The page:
February 1, 2012
IT WAS one more triumphant yelp for Red Dog. The warm-hearted hit film won the top prize at the first Australian Academy of Cinema and Television Arts Awards at the Opera House last night.
The comic drama by the director Kriv Stenders about a kelpie who unites a mining community in the Pilbara, loosely based on a true story from the 1970s, added best film to the previously announced member’s choice award.
But with Red Dog’s directing, actors and craft nominees all overlooked, the intense drama Snowtown surprisingly won four of the stylish trophies modelled on the Southern Cross at the replacement for the Australian Film Institute Awards.
Presenters at the black-tie ceremony included the Australian of the Year and academy president Geoffrey Rush, Cate Blanchett, Mia Wasikowska, Anthony LaPaglia and Jacki Weaver, with performances by Olivia Newton-John and Megan Washington.
Accepting best film, Red Dog’s producer, Nelson Woss, said making the film was like one of the real-life dog’s journeys – ”it took a long time and there were so many people involved”.
While Koko, who played Red Dog, had retired from the film business to be his family’s dog in Perth, Woss said he had brought his collar to the awards for good luck.
Justin Kurzel’s dark Snowtown, which dramatised South Australia’s infamous bodies-in-the-barrels murders using mostly non-actors from the Adelaide suburbs, where the early crimes took place, won best direction, best actor for little-known Daniel Henshall, best adapted screenplay for Shaun Grant and, in the night’s biggest upset, best supporting actress for first-timer Louise Harris.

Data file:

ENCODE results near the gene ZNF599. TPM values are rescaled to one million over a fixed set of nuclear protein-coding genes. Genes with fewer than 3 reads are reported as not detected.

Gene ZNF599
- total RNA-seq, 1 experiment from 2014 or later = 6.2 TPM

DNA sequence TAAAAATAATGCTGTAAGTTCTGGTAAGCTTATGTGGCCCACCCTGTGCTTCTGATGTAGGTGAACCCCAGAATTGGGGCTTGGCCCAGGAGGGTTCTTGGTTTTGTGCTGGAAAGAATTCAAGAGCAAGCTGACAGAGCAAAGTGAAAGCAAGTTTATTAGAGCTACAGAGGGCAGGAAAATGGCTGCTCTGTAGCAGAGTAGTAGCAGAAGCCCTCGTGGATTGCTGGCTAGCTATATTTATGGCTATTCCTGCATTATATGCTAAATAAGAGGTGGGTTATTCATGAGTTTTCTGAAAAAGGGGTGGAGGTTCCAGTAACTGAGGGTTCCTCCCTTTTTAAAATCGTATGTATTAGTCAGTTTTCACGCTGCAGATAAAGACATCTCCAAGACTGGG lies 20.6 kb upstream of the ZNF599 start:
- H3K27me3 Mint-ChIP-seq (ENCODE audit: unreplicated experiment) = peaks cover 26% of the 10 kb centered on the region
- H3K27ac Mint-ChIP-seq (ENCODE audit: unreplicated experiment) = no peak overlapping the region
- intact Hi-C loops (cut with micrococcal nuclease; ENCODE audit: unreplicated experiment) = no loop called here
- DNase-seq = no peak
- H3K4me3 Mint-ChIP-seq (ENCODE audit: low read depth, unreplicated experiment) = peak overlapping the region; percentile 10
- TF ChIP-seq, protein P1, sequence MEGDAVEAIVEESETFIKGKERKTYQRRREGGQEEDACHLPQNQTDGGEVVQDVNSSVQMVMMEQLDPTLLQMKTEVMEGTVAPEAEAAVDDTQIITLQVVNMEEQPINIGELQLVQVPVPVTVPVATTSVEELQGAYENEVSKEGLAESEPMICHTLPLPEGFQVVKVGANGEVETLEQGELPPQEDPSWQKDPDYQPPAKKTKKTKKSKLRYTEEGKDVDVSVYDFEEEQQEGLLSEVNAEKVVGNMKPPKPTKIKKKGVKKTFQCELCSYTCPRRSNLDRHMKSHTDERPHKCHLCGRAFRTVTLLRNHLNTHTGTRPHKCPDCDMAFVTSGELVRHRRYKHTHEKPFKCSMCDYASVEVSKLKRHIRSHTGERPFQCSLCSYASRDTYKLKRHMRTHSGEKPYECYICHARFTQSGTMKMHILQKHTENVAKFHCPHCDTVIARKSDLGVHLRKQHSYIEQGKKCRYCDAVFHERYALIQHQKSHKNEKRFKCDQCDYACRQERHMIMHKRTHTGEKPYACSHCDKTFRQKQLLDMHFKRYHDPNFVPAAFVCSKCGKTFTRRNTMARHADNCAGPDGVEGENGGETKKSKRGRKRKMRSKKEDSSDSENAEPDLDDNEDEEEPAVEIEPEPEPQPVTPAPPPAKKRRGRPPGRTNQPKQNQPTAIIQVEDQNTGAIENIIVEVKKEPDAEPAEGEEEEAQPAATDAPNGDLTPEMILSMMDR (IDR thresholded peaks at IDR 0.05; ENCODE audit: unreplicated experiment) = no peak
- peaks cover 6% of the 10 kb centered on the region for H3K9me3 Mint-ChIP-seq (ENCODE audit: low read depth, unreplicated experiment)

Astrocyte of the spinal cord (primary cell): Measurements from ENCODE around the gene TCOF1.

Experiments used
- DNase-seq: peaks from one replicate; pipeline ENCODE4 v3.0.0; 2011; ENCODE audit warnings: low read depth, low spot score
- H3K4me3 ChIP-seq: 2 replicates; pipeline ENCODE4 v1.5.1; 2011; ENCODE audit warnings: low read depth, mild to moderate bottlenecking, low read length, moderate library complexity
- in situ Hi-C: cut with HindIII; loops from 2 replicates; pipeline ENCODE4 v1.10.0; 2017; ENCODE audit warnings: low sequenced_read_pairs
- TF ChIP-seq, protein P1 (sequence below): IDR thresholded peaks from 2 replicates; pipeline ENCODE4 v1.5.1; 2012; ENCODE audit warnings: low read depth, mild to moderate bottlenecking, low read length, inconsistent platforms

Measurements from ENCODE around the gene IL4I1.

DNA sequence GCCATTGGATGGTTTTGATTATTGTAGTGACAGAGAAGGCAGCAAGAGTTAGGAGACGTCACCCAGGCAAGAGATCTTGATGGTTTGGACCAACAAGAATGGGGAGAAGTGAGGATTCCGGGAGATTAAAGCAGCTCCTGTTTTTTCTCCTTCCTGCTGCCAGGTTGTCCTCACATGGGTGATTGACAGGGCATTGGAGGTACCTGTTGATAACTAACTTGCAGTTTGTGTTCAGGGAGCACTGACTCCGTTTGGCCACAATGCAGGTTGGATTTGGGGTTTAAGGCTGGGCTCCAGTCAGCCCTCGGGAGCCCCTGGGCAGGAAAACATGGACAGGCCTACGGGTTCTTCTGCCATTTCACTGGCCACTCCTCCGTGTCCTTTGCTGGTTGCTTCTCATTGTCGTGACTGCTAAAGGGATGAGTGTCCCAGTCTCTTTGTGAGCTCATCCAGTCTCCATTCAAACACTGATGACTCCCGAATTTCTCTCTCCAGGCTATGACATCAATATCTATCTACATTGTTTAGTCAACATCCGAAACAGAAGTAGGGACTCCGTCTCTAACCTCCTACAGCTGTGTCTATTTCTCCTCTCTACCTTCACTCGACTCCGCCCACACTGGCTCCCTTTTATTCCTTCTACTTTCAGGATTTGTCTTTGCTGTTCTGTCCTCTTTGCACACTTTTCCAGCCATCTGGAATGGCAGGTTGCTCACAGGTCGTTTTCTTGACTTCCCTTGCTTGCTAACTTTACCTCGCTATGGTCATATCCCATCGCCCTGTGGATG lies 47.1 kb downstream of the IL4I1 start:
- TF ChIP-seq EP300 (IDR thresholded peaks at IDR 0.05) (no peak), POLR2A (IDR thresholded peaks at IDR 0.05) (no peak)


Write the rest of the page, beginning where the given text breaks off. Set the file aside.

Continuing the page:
Henshall took the role of serial killer John Bunting to break away from being cast as an ”affable loser” in TV shows and commercials. He beat three big names – Geoffrey Rush for The Eye of the Storm, Willem Dafoe for The Hunter and David Wenham for Oranges and Sunshine.
Henshall thanked Kurzel, saying he was ”not just a director, he’s a f—ing genius”.
Kurzel cast Harris, a non-actor, as the mother of teenage killer Jamie Vlassakis after seeing her arguing in the street.
She was considered a long-shot against Helen Morse and Alexandra Schepisi (both for The Eye of the Storm) and young Morgana Davies (The Hunter).
Hugo Weaving, a three-time AFI winner, won best supporting actor for playing a former ”lost child” shipped to Australia in the drama Oranges and Sunshine.
In the TV categories, the drama The Slap won five prizes and the Tim Winton adaptation Cloudstreet won best young actor for Lara Robinson.
Asher Keddie, who memorably played Ita Buttrose in the mini-series Paper Giants: The Birth of Cleo, collected the audience choice award for best performance in a TV drama.
Packed to the Rafters collected the audience choice award for best TV program.